Your candidate has no obligations in any respect to that electorate other than presenting that constituency for elections again in a maximum of five years time, at which point the constituency will be subject to an election where the contestants compete to wield the same post-electoral blank cheque. They can compete under a party whip as declared to their respective electorate and the nanosecond subsequent to being elected, transfer their allegiance to a wholly opposing party whip – and again, there’s nothing the electorate nor the previous party of that incumbent can do about it. If voters request of that candidate prior to that – or any – election if they would intend to transfer their party whip to an opposing party, that candidate can wilfully, knowingly and intentionally mislead that questioner with a wholly inaccurate retort, and still not be subject to legal sanction subsequently.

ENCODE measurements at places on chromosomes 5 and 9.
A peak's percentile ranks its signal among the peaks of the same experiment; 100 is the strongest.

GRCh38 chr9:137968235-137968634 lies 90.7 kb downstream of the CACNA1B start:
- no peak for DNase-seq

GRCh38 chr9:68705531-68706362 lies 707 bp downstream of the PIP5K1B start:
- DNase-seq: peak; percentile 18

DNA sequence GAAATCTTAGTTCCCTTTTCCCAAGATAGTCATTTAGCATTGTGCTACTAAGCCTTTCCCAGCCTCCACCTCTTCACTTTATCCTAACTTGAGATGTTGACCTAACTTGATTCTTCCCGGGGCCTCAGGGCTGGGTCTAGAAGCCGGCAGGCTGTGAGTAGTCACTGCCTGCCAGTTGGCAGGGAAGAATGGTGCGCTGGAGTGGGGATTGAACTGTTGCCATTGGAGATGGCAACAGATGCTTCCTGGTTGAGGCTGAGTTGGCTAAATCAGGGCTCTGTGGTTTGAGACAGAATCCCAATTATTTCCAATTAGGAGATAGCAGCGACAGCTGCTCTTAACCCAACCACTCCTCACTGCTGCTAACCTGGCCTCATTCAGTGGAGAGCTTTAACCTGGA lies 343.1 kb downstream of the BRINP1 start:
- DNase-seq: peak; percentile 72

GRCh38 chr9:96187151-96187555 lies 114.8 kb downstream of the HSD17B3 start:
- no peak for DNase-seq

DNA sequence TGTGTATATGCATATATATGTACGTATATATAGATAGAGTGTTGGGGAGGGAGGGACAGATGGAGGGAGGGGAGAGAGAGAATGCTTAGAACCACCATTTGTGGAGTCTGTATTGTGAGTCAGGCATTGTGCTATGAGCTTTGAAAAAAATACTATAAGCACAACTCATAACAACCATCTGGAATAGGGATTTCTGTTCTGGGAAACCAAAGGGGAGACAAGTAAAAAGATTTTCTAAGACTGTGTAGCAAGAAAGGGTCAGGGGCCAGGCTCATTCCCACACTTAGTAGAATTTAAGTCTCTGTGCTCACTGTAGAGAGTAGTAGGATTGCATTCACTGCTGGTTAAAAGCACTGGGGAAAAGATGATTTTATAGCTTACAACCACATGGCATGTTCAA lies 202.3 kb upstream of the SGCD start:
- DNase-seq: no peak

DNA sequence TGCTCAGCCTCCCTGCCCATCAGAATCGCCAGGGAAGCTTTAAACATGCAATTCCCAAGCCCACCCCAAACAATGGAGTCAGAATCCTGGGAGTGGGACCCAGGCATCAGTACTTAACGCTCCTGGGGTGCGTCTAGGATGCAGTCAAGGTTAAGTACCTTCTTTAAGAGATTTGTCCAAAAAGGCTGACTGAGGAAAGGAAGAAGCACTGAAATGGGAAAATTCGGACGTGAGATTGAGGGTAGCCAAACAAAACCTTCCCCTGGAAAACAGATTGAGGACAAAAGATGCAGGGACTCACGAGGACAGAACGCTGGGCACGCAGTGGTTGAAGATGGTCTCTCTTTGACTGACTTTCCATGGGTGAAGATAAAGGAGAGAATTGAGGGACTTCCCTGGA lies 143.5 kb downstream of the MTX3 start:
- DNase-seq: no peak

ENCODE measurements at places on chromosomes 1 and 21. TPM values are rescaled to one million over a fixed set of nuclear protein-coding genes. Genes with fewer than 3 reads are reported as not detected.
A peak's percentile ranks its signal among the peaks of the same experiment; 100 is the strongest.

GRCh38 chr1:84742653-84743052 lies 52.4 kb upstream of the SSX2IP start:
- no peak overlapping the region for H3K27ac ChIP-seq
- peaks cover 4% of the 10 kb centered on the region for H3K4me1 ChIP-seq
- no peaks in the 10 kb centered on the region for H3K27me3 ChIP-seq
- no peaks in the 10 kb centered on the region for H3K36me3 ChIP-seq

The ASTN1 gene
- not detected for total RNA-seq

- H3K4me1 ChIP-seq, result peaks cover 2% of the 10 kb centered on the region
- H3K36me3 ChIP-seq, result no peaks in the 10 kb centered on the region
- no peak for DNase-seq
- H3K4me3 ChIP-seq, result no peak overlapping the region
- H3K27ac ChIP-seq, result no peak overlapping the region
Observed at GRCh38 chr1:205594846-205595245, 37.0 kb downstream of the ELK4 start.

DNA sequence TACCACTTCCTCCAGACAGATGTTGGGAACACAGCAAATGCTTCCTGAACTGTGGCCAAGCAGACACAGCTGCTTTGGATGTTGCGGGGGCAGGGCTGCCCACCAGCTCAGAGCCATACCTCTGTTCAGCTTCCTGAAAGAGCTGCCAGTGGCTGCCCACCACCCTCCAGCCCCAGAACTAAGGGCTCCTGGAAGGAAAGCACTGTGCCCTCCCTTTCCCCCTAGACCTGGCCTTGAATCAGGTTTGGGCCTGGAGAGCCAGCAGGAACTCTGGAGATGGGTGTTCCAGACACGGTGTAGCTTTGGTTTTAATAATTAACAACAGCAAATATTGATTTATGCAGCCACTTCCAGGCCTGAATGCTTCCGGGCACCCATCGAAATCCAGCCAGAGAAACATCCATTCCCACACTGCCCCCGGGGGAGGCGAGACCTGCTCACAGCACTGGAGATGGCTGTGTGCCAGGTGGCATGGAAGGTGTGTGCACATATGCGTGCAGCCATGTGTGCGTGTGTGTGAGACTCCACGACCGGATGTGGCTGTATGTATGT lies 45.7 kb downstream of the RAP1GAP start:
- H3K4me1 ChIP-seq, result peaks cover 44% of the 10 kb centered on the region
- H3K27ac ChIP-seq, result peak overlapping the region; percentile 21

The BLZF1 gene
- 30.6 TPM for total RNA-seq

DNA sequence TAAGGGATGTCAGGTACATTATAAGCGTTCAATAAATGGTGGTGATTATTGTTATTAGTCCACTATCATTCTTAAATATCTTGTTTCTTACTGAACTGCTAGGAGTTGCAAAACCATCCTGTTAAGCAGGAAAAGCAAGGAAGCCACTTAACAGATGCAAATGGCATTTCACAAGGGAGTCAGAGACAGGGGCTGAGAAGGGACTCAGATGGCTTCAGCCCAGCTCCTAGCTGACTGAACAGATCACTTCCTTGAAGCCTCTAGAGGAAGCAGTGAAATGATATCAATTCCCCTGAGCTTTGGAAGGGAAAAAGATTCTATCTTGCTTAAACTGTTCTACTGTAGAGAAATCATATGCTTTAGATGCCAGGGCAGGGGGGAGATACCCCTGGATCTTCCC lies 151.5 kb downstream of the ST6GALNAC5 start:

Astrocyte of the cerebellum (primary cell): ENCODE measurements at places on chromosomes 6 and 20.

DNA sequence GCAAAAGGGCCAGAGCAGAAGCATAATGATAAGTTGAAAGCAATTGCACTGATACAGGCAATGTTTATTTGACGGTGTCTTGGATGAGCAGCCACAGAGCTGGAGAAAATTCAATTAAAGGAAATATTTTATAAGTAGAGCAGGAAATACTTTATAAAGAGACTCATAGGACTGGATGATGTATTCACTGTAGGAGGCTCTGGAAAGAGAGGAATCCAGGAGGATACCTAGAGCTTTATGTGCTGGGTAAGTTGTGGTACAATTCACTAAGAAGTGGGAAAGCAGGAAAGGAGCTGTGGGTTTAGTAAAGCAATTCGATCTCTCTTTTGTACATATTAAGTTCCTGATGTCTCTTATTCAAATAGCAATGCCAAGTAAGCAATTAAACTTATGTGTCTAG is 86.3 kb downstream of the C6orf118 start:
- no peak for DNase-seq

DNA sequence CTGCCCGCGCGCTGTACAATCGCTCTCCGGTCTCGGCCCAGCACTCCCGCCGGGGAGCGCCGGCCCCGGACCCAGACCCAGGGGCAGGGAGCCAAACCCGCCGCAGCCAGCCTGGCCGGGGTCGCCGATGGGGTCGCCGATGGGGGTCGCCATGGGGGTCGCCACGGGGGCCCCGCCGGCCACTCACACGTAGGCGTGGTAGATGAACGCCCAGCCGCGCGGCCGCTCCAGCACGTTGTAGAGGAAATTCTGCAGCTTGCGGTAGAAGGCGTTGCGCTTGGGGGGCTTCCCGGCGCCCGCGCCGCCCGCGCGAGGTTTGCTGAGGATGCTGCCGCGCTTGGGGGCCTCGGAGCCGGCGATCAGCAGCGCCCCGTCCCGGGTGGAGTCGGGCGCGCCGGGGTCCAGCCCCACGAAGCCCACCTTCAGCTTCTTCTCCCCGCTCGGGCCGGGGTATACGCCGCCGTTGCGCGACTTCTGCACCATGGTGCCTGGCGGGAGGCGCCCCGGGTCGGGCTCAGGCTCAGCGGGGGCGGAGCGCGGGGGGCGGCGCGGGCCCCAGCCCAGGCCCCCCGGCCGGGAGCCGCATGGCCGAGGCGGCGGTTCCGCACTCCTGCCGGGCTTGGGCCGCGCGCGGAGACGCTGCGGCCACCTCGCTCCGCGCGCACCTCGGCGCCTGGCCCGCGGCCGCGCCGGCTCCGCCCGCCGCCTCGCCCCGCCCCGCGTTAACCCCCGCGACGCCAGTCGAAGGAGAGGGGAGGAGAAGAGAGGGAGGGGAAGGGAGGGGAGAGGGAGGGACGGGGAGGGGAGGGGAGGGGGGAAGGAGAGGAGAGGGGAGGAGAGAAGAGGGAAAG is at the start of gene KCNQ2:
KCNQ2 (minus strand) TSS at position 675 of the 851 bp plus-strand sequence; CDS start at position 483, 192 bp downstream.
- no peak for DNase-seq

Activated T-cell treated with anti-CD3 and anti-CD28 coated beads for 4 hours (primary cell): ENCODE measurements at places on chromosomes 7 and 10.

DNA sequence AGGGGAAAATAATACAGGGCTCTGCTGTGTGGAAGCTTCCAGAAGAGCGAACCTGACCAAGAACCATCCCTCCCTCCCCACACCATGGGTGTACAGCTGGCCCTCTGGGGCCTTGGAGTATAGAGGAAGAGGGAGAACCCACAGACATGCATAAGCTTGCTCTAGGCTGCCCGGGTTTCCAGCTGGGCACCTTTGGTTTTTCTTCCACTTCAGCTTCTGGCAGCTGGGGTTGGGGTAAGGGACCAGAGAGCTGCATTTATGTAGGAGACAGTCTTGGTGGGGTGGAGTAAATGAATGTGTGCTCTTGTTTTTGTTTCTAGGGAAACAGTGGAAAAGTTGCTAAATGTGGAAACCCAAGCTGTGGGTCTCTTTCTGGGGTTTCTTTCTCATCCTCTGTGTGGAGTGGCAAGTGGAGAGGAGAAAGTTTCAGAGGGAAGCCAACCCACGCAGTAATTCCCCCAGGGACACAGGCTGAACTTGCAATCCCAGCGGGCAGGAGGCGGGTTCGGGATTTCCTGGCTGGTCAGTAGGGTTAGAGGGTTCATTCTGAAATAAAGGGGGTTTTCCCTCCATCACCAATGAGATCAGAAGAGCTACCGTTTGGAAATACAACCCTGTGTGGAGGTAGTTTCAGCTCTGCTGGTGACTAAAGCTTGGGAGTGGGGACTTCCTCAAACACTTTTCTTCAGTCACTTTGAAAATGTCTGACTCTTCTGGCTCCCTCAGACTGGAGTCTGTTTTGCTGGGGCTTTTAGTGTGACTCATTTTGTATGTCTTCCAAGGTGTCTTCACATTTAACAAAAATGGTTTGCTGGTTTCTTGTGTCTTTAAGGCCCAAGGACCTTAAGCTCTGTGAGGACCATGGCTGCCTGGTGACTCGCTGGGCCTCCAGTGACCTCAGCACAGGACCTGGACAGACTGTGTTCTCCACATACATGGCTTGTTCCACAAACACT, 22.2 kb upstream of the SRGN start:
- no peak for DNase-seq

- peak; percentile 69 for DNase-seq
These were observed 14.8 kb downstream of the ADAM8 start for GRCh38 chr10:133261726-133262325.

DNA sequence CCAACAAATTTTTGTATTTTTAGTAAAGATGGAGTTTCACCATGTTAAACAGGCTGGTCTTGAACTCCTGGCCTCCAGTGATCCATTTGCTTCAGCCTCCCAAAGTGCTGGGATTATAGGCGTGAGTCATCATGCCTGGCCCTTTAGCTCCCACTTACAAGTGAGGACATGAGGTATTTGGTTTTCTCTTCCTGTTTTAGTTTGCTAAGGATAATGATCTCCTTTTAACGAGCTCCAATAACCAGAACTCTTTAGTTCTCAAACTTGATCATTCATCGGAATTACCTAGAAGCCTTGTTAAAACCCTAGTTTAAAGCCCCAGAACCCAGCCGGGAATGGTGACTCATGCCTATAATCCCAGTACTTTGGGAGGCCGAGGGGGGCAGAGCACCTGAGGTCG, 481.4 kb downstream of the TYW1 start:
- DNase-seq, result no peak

And so the number of people who refuse to vote declines – as does party membership, and thereby party funding. But the responsibility for that decline in party funding is not adopted by the Party{ies}, nor to the system which they have sustained – the fault is compulsorily borne by the electorate, and in a punitive measure, it is they who must supplicate to the party system that otherwise to whom they would not willingly give the literal steam from their bodily effluent in donation to that party cause.

    And of course after taxpayer funding comes compulsory voting – in which the electorate are compelled to endorse that malign system.

    There is, also of course the fact that system and its inhabitants will be writing the terms of reference under which a new party can be funded. It is they who will be deciding under which terms an opposing political ethos can be given legitimate existence.

    It’s brilliant!

    I just literally cannot see how any of that could possibly go wrong?